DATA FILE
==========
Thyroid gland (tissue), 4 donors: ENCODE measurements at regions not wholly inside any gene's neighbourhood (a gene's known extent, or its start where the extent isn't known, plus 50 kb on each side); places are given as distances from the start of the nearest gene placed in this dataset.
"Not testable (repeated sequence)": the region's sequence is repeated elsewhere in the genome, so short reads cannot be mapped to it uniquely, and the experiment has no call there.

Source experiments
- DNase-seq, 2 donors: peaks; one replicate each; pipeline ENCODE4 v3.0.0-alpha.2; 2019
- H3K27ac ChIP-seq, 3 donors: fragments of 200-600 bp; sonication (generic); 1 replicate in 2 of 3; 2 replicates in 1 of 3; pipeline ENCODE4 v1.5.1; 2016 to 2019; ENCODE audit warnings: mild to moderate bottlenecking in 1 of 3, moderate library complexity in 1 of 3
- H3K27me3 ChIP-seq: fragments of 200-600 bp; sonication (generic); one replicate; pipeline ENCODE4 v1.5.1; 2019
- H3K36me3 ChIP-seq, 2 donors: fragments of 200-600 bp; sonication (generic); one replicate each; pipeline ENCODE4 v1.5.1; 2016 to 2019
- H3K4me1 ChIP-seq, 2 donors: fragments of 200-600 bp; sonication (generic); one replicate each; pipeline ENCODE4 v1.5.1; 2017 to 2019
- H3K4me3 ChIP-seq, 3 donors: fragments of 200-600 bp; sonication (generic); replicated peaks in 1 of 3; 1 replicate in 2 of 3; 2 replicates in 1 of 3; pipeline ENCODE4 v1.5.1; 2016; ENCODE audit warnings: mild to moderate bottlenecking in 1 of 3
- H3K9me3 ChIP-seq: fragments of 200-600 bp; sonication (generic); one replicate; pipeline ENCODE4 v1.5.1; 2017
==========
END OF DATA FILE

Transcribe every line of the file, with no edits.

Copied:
Thyroid gland (tissue), 4 donors: ENCODE measurements at regions not wholly inside any gene's neighbourhood (a gene's known extent, or its start where the extent isn't known, plus 50 kb on each side); places are given as distances from the start of the nearest gene placed in this dataset.
"Not testable (repeated sequence)": the region's sequence is repeated elsewhere in the genome, so short reads cannot be mapped to it uniquely, and the experiment has no call there.

Source experiments
- DNase-seq, 2 donors: peaks; one replicate each; pipeline ENCODE4 v3.0.0-alpha.2; 2019
- H3K27ac ChIP-seq, 3 donors: fragments of 200-600 bp; sonication (generic); 1 replicate in 2 of 3; 2 replicates in 1 of 3; pipeline ENCODE4 v1.5.1; 2016 to 2019; ENCODE audit warnings: mild to moderate bottlenecking in 1 of 3, moderate library complexity in 1 of 3
- H3K27me3 ChIP-seq: fragments of 200-600 bp; sonication (generic); one replicate; pipeline ENCODE4 v1.5.1; 2019
- H3K36me3 ChIP-seq, 2 donors: fragments of 200-600 bp; sonication (generic); one replicate each; pipeline ENCODE4 v1.5.1; 2016 to 2019
- H3K4me1 ChIP-seq, 2 donors: fragments of 200-600 bp; sonication (generic); one replicate each; pipeline ENCODE4 v1.5.1; 2017 to 2019
- H3K4me3 ChIP-seq, 3 donors: fragments of 200-600 bp; sonication (generic); replicated peaks in 1 of 3; 1 replicate in 2 of 3; 2 replicates in 1 of 3; pipeline ENCODE4 v1.5.1; 2016; ENCODE audit warnings: mild to moderate bottlenecking in 1 of 3
- H3K9me3 ChIP-seq: fragments of 200-600 bp; sonication (generic); one replicate; pipeline ENCODE4 v1.5.1; 2017